Perrysburg High School wrestler Rocco Caywood, 18, at his home, has committed to attending the U.S. Military Academy. and spending at least five years on active military duty after graduation. The focus that goes with being a cadet at the academy appealed to him most.
A week after winning a state wrestling championship early this month, Rocco Caywood committed to the U.S. Military Academy, where he hopes to win an NCAA championship or two in his sport.
The Perrysburg High School senior was sought by a long list of collegiate wrestling programs — including Ohio State, Michigan, North Carolina State, Purdue, and Kent State — but West Point stood above the rest for the 18-year-old.
“It’s awesome,” Mr. Caywood said. “To know I’ll get a great education, wrestle, and serve for our country, it is just awesome.”
He isn’t just committing to attend class and wrestle for Army, he’s also vowing at least five years of active military duty after college. He’s following in the footsteps of his father and uncle, who served with the Army National Guard.
During recruiting, Mr. Caywood quickly eliminated “party schools,” his father said.
“He wants to be focused and not get sidetracked,” Carl Caywood said. “He has always been goal-oriented and focused, I can’t say enough about that. I’m extremely proud he’s taking the hard road.”
Sam Cotterman, Perrysburg High School’s wrestling coach, once faced a similar decision: He could have played football at Army, but chose to go to the University of Findlay instead. He says he didn’t get the education he wanted and returned to college.
“That’s the best part about Rocco. Most college athletes only think about the sport in college,” Mr. Cotterman said. “He’s thinking about his future and the opportunity they offer is a great one.”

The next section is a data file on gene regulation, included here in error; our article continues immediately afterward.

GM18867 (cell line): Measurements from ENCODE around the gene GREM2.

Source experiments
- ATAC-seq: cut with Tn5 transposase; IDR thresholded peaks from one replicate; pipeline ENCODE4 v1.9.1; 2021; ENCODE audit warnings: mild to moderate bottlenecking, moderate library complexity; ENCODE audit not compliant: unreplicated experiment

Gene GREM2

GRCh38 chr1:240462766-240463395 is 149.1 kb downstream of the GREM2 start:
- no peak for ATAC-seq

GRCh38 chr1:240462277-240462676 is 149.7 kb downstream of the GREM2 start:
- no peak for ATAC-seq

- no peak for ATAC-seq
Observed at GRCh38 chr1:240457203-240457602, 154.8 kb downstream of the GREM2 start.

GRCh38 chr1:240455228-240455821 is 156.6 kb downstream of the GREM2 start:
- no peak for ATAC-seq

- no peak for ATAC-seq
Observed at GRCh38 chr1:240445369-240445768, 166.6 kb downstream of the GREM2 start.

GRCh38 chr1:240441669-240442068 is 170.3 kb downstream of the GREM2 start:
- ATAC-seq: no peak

When talking about his options, Rocco Caywood was quick to point out his options and potential earning power after attending West Point.
During his West Point visits, he slept in a barracks and loved the brotherhood feeling on campus. Army cadets are focused on becoming the best they can be, he said.
That appealed to him, although he admitted being a bit nervous about the tough schedule and regimen. While he isn’t sure what he will study, he is leaning toward engineering and does not want to join the infantry.
West Point grade-point averages are based on academics, physical ability, and leadership skills — three areas Mr. Caywood is eager to work on.
While the decision to go to Army was more about the opportunities, developing as a person, and life after college, Mr. Caywood still has his athletic goals.
“I want to win an NCAA championship, multiple NCAA championships,” he said confidently.
He’s three weeks from winning the state title at 182 pounds, but said he wants to “bulk up” to 197 in college. His workload will certainly be bulking up too.
“The road ahead will be hard, but I think it is the best decision of his life,” Carl Caywood said.
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